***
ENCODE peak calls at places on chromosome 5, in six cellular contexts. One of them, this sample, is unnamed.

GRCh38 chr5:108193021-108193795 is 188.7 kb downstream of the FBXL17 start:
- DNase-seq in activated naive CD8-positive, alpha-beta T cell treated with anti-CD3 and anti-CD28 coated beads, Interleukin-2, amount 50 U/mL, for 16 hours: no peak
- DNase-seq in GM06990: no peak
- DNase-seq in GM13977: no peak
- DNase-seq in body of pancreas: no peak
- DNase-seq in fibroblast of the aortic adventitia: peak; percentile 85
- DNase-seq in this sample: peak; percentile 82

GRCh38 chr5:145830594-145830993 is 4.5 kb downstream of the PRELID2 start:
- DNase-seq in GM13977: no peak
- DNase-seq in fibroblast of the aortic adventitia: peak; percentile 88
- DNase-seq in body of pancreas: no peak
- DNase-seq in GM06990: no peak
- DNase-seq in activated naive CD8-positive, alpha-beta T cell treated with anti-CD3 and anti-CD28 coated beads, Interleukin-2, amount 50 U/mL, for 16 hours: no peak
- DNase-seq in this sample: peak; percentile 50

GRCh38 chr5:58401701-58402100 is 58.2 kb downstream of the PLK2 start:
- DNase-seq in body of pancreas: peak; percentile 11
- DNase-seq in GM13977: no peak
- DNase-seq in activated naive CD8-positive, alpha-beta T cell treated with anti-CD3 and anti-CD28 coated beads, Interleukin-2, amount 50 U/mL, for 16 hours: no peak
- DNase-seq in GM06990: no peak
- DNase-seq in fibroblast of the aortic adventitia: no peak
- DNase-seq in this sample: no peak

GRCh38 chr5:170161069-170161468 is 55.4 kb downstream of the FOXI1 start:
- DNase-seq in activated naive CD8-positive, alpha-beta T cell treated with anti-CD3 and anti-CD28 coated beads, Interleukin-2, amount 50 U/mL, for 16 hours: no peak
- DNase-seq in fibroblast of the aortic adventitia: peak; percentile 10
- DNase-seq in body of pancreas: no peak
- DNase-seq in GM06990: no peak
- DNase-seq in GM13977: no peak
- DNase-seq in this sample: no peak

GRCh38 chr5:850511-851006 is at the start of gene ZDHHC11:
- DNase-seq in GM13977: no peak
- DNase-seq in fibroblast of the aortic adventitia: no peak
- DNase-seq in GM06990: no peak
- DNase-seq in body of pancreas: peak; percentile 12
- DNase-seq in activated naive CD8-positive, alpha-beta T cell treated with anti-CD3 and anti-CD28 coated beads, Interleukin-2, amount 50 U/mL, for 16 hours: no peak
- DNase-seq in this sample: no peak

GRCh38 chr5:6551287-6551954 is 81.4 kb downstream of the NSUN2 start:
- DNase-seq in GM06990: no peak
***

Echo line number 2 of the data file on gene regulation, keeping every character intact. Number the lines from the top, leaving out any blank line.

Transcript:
GRCh38 chr5:108193021-108193795 is 188.7 kb downstream of the FBXL17 start: